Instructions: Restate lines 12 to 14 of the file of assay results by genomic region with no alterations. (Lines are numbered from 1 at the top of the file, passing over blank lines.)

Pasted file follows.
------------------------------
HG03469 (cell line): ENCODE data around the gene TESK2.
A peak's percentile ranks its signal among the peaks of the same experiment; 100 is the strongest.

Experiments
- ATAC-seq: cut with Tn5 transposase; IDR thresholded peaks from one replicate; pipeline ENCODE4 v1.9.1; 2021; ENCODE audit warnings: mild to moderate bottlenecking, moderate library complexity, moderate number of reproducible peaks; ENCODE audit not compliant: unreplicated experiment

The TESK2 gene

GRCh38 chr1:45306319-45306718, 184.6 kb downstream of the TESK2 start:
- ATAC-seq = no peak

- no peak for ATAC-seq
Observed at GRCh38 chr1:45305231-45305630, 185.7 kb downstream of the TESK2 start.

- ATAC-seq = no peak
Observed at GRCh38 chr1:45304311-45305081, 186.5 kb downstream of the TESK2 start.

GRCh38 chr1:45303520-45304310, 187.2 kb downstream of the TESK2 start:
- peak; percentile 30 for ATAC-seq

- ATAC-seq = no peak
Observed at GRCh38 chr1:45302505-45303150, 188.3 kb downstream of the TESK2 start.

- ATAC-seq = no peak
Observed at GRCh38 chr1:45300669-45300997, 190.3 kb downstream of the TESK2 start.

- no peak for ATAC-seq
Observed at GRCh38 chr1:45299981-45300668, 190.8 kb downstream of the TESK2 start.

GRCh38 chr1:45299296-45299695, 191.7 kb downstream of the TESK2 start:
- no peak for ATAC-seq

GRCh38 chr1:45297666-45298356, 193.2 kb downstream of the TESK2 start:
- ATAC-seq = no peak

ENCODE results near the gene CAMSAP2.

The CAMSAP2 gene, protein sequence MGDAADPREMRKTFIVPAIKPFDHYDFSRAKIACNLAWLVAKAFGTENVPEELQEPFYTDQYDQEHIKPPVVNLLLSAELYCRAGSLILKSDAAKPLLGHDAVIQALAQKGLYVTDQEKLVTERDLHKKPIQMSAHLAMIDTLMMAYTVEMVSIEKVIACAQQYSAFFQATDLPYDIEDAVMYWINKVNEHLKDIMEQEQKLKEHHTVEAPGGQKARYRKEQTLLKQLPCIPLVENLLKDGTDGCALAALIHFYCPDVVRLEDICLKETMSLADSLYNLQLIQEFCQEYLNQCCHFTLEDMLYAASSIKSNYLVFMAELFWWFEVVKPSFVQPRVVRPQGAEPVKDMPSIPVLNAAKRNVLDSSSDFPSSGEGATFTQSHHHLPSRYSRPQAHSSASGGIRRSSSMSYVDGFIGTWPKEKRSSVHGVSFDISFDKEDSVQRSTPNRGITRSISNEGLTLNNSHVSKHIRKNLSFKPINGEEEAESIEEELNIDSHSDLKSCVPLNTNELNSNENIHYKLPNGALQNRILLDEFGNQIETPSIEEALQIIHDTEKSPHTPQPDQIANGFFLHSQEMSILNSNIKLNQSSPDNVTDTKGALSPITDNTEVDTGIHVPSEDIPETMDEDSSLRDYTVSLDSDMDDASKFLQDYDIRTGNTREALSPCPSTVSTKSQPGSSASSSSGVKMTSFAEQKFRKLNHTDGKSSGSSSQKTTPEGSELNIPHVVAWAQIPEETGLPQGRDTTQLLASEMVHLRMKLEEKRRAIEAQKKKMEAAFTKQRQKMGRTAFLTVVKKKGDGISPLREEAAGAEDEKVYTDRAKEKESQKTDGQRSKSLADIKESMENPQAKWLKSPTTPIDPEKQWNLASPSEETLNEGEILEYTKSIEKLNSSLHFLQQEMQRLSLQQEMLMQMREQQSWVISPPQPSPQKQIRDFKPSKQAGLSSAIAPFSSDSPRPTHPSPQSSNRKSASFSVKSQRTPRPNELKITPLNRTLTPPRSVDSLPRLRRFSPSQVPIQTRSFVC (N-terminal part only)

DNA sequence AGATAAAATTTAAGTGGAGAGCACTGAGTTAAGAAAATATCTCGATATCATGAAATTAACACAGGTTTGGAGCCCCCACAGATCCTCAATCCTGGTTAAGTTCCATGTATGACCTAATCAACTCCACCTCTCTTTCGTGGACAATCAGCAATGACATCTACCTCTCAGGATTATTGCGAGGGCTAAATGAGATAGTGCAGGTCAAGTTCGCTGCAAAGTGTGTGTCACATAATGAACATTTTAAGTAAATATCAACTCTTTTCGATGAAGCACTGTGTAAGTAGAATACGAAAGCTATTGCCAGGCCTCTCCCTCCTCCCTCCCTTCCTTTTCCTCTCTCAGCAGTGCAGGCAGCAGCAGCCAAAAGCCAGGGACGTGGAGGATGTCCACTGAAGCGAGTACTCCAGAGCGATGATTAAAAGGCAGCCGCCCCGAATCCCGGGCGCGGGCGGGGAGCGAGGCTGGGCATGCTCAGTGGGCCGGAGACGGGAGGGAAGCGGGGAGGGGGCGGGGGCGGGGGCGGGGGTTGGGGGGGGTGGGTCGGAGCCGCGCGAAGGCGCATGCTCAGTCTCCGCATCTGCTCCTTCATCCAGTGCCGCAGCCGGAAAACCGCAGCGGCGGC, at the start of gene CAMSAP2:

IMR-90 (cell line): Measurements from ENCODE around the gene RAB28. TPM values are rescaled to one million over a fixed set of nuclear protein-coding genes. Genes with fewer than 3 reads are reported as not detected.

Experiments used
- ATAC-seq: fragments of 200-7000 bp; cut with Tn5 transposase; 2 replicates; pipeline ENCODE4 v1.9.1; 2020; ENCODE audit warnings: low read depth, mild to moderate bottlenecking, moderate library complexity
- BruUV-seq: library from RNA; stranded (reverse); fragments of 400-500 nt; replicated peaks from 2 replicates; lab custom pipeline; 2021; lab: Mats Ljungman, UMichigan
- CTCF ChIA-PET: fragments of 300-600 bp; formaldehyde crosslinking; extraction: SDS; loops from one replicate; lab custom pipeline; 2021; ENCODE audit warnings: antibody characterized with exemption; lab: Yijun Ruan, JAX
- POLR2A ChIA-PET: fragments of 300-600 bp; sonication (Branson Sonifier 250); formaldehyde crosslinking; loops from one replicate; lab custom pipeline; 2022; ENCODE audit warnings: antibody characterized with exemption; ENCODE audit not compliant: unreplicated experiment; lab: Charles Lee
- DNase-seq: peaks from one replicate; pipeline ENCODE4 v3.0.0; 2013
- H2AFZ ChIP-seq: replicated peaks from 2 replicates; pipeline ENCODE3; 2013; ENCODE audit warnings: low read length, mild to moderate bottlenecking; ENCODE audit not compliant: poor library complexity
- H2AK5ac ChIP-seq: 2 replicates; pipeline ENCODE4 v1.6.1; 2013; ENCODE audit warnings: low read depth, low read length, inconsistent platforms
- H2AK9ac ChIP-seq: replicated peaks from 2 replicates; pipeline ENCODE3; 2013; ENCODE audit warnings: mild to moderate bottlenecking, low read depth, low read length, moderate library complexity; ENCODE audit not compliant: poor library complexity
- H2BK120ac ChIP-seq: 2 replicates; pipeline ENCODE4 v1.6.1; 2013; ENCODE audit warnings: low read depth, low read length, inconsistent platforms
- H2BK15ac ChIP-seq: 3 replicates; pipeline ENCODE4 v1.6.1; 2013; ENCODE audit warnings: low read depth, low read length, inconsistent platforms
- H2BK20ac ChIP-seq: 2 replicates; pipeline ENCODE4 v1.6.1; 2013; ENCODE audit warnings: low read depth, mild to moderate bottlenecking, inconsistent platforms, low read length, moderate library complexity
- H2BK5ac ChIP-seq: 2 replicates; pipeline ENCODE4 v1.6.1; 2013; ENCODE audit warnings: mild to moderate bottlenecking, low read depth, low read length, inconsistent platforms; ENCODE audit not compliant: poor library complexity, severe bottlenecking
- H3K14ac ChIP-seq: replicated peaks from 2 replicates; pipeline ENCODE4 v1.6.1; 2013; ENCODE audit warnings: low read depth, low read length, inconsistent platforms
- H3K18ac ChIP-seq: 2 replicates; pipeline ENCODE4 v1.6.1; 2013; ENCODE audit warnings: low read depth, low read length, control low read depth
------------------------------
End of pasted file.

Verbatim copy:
GRCh38 chr1:45303520-45304310, 187.2 kb downstream of the TESK2 start:
- peak; percentile 30 for ATAC-seq

- ATAC-seq = no peak